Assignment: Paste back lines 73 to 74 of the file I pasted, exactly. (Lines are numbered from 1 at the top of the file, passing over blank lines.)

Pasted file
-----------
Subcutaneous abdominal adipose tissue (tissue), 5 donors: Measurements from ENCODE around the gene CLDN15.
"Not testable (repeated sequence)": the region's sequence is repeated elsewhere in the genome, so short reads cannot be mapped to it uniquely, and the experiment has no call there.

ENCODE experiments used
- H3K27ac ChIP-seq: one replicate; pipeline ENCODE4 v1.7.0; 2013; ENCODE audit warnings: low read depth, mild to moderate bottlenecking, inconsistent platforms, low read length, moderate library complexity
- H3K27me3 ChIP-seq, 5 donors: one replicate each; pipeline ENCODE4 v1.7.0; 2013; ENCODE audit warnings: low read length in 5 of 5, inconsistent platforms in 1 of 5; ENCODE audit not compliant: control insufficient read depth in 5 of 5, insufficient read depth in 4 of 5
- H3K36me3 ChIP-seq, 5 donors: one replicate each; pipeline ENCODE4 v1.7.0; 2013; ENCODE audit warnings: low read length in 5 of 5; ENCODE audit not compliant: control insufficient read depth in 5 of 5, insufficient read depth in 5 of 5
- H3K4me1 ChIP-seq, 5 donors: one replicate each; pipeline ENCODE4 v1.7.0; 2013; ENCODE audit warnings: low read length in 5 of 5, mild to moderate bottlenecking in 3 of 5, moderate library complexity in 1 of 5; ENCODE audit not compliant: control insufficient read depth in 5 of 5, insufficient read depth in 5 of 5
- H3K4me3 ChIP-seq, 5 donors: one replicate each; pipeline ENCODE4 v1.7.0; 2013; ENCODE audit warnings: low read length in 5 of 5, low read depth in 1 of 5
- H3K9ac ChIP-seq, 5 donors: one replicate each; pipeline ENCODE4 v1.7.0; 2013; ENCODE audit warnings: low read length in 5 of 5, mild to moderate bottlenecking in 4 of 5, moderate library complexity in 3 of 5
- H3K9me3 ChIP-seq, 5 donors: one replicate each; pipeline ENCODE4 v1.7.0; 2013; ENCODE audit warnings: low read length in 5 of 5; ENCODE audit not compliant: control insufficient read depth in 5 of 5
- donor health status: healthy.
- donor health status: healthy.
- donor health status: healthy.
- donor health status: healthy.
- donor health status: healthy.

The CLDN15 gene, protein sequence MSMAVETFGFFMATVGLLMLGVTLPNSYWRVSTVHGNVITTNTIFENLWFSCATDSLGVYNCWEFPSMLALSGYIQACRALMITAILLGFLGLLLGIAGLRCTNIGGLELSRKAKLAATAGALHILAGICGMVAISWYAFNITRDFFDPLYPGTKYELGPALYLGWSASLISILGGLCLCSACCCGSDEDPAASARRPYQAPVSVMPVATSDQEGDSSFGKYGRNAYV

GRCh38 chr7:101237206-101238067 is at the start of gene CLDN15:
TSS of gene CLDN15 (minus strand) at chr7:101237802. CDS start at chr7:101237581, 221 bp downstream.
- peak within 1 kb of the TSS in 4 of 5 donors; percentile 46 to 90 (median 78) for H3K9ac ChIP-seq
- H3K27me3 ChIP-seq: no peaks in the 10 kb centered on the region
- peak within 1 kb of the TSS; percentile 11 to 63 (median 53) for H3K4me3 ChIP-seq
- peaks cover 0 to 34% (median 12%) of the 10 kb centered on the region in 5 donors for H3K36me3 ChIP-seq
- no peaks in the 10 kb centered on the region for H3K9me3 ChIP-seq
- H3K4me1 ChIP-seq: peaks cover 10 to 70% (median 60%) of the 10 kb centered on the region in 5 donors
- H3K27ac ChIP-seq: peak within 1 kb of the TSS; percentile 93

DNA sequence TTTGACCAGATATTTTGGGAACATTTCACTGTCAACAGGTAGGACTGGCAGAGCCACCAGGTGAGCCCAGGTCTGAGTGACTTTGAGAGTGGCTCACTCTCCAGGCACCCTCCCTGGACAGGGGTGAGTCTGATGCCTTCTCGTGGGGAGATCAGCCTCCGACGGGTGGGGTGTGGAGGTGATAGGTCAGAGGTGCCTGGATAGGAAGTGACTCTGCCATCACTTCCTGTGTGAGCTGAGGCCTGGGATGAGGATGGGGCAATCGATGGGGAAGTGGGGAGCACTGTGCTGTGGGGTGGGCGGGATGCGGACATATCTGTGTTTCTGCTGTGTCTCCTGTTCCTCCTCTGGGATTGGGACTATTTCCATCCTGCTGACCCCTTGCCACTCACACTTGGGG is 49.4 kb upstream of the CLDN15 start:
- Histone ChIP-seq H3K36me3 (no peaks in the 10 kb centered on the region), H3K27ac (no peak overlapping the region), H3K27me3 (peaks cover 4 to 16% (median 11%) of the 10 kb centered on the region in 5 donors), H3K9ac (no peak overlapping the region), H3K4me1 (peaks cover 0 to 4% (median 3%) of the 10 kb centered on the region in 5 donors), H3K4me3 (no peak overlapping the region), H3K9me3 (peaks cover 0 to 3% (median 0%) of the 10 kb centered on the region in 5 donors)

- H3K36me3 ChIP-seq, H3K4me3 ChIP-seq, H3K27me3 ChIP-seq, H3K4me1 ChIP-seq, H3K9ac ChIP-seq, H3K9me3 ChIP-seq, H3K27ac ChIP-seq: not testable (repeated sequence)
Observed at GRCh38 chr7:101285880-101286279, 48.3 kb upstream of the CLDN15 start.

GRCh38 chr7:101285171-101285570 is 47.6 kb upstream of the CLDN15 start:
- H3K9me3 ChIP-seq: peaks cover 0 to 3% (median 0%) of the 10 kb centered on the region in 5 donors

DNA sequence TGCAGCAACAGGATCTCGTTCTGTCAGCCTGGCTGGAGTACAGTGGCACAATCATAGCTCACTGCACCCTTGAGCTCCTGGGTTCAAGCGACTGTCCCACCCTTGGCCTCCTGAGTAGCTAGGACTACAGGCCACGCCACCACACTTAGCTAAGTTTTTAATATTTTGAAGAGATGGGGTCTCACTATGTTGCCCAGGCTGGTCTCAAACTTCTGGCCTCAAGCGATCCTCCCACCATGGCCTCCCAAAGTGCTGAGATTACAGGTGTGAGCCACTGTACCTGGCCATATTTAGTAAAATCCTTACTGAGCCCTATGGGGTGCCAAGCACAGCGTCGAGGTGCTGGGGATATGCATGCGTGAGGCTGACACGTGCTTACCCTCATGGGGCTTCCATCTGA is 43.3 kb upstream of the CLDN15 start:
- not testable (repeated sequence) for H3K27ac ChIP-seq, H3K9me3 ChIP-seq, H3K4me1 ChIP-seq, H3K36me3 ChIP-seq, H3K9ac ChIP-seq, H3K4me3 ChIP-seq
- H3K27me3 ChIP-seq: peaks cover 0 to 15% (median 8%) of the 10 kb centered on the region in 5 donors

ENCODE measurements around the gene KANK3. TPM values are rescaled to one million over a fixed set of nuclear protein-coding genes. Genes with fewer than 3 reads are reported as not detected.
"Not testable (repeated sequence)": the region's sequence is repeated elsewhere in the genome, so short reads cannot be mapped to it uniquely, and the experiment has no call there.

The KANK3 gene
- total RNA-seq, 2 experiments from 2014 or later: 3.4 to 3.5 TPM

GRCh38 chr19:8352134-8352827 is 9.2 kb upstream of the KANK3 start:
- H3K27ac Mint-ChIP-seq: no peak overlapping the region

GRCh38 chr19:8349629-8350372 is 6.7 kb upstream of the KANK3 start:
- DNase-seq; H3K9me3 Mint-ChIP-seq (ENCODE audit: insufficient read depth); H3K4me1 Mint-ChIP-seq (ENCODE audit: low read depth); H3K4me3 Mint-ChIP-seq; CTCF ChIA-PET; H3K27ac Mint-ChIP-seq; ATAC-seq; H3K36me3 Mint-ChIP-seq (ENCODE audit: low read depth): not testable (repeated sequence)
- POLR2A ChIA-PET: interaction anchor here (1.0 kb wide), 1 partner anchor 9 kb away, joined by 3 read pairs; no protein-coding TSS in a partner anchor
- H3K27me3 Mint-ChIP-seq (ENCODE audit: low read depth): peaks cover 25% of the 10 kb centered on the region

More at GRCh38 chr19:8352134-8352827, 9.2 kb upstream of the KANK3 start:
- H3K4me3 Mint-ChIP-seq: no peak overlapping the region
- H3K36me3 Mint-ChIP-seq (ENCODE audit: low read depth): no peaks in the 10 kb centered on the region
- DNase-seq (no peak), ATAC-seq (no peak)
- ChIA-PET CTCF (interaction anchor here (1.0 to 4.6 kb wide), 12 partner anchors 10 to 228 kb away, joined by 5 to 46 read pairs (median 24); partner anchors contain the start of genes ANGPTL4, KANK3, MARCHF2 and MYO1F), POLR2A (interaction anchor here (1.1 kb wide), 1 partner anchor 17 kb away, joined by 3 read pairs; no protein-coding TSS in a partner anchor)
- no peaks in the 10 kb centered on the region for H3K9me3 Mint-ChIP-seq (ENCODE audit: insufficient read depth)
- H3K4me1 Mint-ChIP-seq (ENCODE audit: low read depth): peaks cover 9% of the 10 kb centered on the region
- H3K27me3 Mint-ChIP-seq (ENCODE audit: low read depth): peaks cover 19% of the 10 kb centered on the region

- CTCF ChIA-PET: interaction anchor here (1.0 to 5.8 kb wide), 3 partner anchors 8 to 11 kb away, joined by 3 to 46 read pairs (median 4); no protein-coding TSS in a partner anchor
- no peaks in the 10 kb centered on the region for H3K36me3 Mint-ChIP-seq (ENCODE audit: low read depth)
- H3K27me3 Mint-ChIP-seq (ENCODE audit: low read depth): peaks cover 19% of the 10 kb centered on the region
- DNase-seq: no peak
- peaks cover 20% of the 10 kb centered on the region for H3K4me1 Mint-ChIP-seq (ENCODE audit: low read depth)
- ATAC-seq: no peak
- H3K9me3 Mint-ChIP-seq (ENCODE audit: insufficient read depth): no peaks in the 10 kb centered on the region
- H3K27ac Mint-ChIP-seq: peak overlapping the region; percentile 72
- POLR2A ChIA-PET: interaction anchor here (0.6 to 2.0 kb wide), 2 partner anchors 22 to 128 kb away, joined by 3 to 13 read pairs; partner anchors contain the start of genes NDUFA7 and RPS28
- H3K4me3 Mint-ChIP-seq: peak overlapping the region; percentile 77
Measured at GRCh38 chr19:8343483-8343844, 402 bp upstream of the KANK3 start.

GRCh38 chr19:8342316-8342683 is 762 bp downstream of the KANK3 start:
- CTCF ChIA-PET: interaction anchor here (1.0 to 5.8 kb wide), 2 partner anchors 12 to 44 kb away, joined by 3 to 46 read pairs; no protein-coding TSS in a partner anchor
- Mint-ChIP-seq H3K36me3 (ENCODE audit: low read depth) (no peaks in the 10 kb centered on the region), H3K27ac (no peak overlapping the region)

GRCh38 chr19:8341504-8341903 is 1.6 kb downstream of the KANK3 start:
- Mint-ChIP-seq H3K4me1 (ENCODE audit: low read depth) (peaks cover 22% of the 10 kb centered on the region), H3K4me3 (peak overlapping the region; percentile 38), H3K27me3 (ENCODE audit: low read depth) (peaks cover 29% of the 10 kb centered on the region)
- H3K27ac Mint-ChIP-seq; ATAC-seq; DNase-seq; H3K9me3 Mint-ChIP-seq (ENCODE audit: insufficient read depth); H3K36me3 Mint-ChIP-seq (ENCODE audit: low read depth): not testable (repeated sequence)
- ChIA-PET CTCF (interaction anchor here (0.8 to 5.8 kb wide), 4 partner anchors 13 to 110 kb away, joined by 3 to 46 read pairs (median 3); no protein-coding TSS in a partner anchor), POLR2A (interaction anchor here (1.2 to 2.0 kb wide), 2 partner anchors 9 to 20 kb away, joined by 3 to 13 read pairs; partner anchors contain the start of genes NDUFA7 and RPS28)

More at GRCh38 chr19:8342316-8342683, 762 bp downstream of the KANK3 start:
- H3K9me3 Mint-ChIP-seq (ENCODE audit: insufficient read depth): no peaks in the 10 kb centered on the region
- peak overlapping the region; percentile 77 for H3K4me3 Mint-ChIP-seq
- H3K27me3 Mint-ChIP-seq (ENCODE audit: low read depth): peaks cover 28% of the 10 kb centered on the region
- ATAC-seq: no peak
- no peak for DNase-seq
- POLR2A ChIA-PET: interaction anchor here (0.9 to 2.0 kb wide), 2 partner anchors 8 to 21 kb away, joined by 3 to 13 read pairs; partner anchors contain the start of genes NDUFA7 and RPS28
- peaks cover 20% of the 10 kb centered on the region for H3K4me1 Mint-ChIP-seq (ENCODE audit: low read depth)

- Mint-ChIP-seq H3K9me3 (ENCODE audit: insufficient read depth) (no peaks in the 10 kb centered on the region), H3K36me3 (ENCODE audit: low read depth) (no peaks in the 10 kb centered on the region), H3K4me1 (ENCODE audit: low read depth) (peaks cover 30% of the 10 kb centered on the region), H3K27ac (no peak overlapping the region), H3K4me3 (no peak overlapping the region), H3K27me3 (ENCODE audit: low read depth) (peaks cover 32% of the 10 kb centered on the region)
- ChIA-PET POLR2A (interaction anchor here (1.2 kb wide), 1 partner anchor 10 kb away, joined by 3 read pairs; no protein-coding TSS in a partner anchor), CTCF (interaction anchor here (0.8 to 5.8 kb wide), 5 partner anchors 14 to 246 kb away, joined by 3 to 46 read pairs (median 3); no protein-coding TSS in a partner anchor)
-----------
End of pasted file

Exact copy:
- peak overlapping the region; percentile 77 for H3K4me3 Mint-ChIP-seq
- H3K27me3 Mint-ChIP-seq (ENCODE audit: low read depth): peaks cover 28% of the 10 kb centered on the region